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Virtual Library File - Rate of deforestation in Indonesia overtakes Brazil, says study

The Challenge

Global demand for biomass-based products is expected to increase over the next decades. Important drivers of future demand are a growing world population, changing consumption patterns toward higher m ...

Global demand for biomass-based products is expected to increase over the next decades. Important drivers of future demand are a growing world population, changing consumption patterns toward higher meat consumption, and an increasing demand for biofuels and bio-based materials in industrial processes. Studies conclude that global agricultural supply needs to be increased by 70–110% to meet this increasing demand by 2050 (FAO 2011; Tilman et al. 2011). Meeting this challenge requires global and regional measures. Many options are available, e.g., reducing food waste and losses, agricultural land expansion, changing diets, and increasing biomass production by agricultural intensification.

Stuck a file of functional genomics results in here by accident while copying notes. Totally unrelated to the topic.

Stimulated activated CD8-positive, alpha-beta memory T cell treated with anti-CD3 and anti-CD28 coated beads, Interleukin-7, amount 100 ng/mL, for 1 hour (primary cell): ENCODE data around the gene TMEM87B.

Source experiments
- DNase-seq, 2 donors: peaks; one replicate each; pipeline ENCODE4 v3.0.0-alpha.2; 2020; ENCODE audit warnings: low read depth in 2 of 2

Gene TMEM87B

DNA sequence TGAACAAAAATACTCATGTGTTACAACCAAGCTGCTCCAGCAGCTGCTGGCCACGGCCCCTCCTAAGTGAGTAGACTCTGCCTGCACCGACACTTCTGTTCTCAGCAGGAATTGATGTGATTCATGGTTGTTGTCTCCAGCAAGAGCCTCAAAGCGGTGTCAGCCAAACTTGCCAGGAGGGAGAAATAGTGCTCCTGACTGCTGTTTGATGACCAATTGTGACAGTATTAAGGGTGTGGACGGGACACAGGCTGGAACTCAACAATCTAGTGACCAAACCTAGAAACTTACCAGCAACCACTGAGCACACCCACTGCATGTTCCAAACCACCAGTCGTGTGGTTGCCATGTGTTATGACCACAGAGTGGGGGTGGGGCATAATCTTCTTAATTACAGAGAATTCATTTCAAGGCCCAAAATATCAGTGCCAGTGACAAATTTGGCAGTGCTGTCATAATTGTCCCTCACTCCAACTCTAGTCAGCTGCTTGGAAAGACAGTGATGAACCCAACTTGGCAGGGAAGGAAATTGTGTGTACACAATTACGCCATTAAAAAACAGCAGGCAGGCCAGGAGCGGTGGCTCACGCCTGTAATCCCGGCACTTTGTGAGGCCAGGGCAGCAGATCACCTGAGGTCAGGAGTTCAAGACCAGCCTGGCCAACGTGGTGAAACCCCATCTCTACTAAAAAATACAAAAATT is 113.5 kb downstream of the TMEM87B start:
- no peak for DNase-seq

This article discusses new numbers on deforestation in Indonesia. The new figures are significant because Indonesia is the world's third-largest producer of greenhouse gases behind China and the US, with 85% of its emissions coming from forest destruction and degradation. Indonesia lost 840,000 hectares of forest in 2012 compared to 460,000 hectares in Brazil, despite its forest being a quarter the size of the Amazon rainforest. Further, data indicates that extra losses came largely from the felling of primary forest in wetlands and in government-protected areas.